On the opposite end of the spectrum, the falafel gyro ($9) is a cooling treat for vegetarians or just non-jerks. (Sorry, it’s not that I’m a vegetarian, but I’m getting really sick of people acting like eating vegetables is a struggle. Get over yourselves, eighth graders! It doesn’t have to include meat to be good!)

Falafel gyro

The falafel are massive, with a lovely crust that hides a tender filling of well-seasoned chickpeas. Tons of tzatziki sauce and a big pile of salad on a pita: what more could you ask for? Oh. Oh, really? Well, that’s nice and all, but this is just a restaurant review. What you’re talking about would involve, at the very least, Santa Claus or Elon Musk.

I was deeply happy to discover that the Korean BBQ bowl ($13) is still on the menu, lo these many years. I’m not 100 percent sure how a craft beer bar in the Plaza District ended up with a bowl filled with smoked fried rice and sweet-and-savory Korean BBQ beef, but it’s there and it’s wonderful.

It is not far removed from bibimbap, if you’re looking for a flavor guide, especially with the fried egg and veggies hanging out on top, waiting to be mixed into the rice. I’m probably getting another one of those the next time I’m in, because sometimes a dish is so good, you don’t have to change it up.

Korean BBQ bowl

I know street tacos ($8.50) were on the menu before, but I really think they’ve kicked them up, because these were tremendous. Hats tipped all around to the Oak & Ore kitchen for these.

What you get: three tacos on corn tortillas, filled with cotija cheese, beer-braised pulled pork, a guajillo chile sauce, pico de gallo, crema, cilantro and lime.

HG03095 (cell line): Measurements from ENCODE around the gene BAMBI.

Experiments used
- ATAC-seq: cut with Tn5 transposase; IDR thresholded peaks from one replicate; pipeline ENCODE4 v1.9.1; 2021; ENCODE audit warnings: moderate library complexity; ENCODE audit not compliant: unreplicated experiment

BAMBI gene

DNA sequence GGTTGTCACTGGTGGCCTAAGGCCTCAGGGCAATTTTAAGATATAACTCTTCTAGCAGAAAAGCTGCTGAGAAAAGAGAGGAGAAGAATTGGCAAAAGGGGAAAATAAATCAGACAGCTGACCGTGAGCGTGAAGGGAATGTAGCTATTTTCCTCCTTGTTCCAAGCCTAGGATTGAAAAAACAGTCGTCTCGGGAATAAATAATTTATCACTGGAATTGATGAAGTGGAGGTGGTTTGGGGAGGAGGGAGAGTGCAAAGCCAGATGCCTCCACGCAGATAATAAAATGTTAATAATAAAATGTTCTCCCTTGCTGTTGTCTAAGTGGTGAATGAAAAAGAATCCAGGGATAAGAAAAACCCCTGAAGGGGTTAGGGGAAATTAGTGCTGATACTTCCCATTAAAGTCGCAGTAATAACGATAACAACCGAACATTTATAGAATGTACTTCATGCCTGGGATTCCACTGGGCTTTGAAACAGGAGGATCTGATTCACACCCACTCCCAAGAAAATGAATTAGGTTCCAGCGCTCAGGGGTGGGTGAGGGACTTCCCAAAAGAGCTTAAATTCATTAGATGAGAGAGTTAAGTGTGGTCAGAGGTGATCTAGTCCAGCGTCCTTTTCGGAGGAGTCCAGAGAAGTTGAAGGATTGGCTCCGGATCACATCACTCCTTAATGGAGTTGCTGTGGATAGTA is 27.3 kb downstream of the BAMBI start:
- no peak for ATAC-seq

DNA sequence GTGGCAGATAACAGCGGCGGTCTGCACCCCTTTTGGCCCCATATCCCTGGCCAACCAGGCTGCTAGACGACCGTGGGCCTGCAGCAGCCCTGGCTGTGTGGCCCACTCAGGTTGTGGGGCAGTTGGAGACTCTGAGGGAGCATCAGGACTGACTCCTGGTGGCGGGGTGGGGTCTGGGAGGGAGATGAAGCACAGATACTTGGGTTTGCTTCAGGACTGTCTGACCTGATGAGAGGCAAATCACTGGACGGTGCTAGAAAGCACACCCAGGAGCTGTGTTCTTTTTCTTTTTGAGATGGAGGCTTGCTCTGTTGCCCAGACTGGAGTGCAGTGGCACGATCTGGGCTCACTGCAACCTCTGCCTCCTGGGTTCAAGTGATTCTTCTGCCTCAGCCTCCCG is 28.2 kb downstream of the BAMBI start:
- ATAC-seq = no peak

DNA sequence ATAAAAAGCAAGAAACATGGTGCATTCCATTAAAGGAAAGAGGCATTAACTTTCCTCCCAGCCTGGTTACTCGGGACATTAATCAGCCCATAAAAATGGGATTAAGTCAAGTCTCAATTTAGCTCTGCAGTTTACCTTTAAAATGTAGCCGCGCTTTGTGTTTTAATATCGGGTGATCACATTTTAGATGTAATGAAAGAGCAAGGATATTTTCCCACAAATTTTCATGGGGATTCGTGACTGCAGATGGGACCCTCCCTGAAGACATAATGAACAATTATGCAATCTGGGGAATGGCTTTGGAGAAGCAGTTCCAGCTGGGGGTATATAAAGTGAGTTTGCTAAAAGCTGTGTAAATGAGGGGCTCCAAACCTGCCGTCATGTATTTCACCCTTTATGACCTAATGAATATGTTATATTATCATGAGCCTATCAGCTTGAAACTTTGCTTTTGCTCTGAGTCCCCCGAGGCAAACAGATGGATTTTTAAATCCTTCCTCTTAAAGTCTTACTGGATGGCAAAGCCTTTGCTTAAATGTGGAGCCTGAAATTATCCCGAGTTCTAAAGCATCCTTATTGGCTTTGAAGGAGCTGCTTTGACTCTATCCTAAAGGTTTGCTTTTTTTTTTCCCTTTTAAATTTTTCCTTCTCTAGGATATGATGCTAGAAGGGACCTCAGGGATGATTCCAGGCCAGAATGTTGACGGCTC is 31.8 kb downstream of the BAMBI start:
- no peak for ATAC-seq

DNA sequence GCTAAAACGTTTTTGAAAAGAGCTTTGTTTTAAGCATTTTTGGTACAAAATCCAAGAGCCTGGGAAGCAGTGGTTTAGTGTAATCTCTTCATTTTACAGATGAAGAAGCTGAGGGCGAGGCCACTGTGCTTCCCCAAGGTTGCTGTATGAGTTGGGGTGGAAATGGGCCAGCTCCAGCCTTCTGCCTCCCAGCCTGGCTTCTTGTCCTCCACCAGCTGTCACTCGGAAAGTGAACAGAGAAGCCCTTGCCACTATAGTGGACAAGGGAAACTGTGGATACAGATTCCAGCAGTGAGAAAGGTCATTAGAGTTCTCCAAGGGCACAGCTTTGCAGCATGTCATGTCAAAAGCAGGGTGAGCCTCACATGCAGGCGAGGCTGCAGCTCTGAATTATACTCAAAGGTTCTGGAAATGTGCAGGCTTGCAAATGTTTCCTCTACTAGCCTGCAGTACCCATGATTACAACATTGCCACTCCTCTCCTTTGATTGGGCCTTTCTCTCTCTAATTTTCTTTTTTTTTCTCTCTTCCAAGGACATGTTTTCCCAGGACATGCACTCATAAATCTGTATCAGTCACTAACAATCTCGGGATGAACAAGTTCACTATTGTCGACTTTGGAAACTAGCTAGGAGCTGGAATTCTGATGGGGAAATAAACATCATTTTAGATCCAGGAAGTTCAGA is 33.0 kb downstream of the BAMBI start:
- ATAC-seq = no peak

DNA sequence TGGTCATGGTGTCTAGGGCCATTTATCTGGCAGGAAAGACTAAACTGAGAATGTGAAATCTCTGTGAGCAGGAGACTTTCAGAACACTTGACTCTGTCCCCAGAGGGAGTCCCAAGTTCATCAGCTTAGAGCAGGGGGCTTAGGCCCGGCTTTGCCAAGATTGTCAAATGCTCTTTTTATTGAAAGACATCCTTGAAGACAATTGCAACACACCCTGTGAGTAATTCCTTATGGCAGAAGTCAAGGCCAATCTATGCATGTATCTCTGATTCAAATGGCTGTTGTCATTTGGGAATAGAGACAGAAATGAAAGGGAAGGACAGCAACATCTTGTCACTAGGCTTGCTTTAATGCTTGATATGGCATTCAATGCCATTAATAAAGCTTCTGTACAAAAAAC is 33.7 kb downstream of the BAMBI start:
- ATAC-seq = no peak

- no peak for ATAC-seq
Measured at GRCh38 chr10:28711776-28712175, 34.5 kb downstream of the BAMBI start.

It’s a saucy, messy taco and I want them again and again. Especially if I’m drinking, because these were just really, deeply satisfying.

And I swear to whichever god is disappointed in you most often, if you say, “But they’re not really authentic” I will personally give you a very mean look. (I’m actually a huge coward. Sorry.)

Street tacos

No, I guess these aren’t the kind of tacos you’d get on a street corner in Mexico. But you’re in Oklahoma and they taste really great and maybe just stop being terrible all the time. Have you tried it? Have you tried not being the worst human alive for five minutes? Could you?

Oak & Ore is a bar that sells some very good beers and I encourage you to try one or several, if that’s your thing. But if you don’t drink or you don’t want to drink or maybe you’re just low on cash and trying to save a buck but you still want to have dinner with your friends, Oak & Ore still has a lot to offer. Especially if you’re not the worst human alive.

The Details

Oak & Ore

1732 NW 16th St., OKC

(405) 606-2030

Mon 4-11 p.m.

Tue-Thu 11 a.m.-11 p.m.

Fri-Sat 11 a.m.-1 a.m.

Sun 11 a.m.-10 p.m.

Facebook - @OakandOre

Twitter - @OakandOre

Insta - @OakandOre

Must Haves

Soft pretzel - $6

Falafel gyro - $9

Hottt fries - $4

Korean BBQ bowl - $13

Hot chicken - $13

Street tacos - $8.50

Other Features

About the Author

Founder and Eater-in-Chief of I Ate Oklahoma, Greg Elwell has been reviewing restaurants and writing about Oklahoma’s food culture for more than a decade. Where a normal person orders one meal, this guy gets three. He is almost certainly going to die young and those who love him most are fairly ambivalent about it. You can email Greg at greg@iateoklahoma.com.

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The Details

Oak & Ore

1732 NW 16th St., OKC

(405) 606-2030

Mon 4-11 p.m.

Tue-Thu 11 a.m.-11 p.m.

Fri-Sat 11 a.m.-1 a.m.

Sun 11 a.m.-10 p.m.

Facebook - @OakandOre

Twitter - @OakandOre

Insta - @OakandOre

Must Haves

Soft pretzel - $6

Falafel gyro - $9

Hottt fries - $4

Korean BBQ bowl - $13

Hot chicken - $13

Street tacos - $8.50

Other Features

Specials